State lawyers on Wednesday asked Massachusetts’ highest court to restore criminal charges against two former top officials of the Holyoke Soldiers’ Home, where at least 76 veterans died from COVID-19, after a lower court judge said there was no “reasonably trustworthy evidence” that their actions harmed veterans.
Attorney General Maura Healey originally secured grand jury indictments against former superintendent Bennett Walsh and ex-medical director Dr. David Clinton in September 2020 for putting elderly veterans at risk of contracting COVID-19 by combining two dementia units, because of what they called a staffing shortage. They were each charged with elder neglect and permitting bodily injury involving five veterans. At the time, it was believed to be the first US prosecution of nursing home caregivers over their handling of the coronavirus pandemic.
Anna Lumelsky, a lawyer in Healey’s office, told the seven justices of the Supreme Judicial Court that Walsh and Clinton made a “bad,” “poor,” and “dangerous decision” by knowingly combining asymptomatic veterans in a dining room with others who had tested positive for COVID-19.
Lumelsky described “a war-zone situation” that left family members feeling like their loved ones “were being treated like a barn full of animals.”
“The expert testimony was very strong,” Lumelsky said. “This type of situation was basically an incubator for COVID ... there’s testimony from multiple experts that a reasonable person should have understood how dangerous the situation was.”
Several justices pressed Lumelsky on her claim, however.
“What you need to show is that all of this is creating an increased risk of a substantial likelihood of harm,” Justice David A. Lowy said.
“Recklessness requires knowledge of the conduct not necessarily the result,” Lumelsky responded.
“I don’t find that what they did was reckless if they didn’t have other choices,” said Justice Scott L. Kafker.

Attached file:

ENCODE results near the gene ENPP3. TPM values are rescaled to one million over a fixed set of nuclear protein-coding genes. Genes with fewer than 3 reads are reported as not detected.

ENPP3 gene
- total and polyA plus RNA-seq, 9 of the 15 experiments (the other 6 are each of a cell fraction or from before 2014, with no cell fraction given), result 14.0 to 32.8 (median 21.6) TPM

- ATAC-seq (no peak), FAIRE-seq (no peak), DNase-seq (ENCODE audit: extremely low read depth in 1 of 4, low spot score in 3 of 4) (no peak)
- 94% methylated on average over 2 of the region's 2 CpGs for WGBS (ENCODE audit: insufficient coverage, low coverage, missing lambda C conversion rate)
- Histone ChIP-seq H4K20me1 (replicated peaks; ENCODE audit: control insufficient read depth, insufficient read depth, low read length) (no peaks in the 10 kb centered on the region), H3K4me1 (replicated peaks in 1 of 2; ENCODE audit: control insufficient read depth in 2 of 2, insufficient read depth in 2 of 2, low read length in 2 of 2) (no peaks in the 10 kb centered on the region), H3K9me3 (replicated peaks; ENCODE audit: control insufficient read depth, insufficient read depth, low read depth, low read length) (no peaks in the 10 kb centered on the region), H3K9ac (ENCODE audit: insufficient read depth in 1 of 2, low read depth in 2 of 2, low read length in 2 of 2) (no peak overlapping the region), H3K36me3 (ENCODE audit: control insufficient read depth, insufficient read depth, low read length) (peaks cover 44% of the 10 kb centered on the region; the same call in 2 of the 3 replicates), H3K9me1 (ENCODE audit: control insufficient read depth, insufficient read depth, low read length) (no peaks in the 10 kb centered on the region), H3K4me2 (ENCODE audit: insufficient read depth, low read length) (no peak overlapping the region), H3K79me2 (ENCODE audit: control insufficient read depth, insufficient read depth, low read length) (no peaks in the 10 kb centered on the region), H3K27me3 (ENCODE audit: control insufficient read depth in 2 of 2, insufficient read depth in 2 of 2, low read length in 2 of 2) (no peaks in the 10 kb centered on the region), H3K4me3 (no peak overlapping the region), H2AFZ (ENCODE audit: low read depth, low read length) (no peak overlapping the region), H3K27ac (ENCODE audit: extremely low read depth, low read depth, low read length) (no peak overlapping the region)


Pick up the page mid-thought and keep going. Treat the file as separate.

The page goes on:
In November, Hampden Superior Court Judge Edward J. McDonough Jr. dismissed all 10 counts against Walsh and Clinton.
“There is insufficient reasonably trustworthy evidence that, had these two dementia units not been merged, the medical condition of any of these five veterans would have been materially different,” McDonough wrote in a 22-page decision. “Therefore, because the evidence does not support a finding of probable cause to believe Mr. Walsh or Mr. Clinton committed any crime, I must dismiss the indictments against both.”
McDonough also said that elder abuse laws were intended to apply to people who provide direct care for the elderly, not administrators.
Clinton’s lawyer Jeffrey Pyle told the court “there was absolutely no evidence that Dr. Clinton met the narrow statutory definition of caretaker.”
“There’s no evidence that things would have been different if the merger had not occurred,” Pyle said. “Each of the veterans was a roommate of someone who had tested positive before the merger.”
Kafker also expressed doubt with Pyle’s argument.
“Continued exposure has got to increase the likelihood of harm,” Kafker said. “Your defense is they already have it, essentially.”
Pyle said the intent of the merger of the two units was to put all asymptomatic veterans in the dining room. “The intent was good, but the execution was not,” Pyle said.
Justice Dalila Argaez Wendlandt seemed to be more open to the prosecution, questioning how “putting people together in an environment where there’s this rather unknown infectious disease” could not have “increased the risk.”
“You’re really running an uphill battle, as I see it,” Wendlandt told Pyle.
Bennett’s lawyer William Bennett said the five veterans already were comingled in their rooms with infected roommates before they were moved to the dining room.
“If no merger, they would have stayed comingled in their rooms with their already infected roommates,” Bennett said. “The staff felt there are no other options.”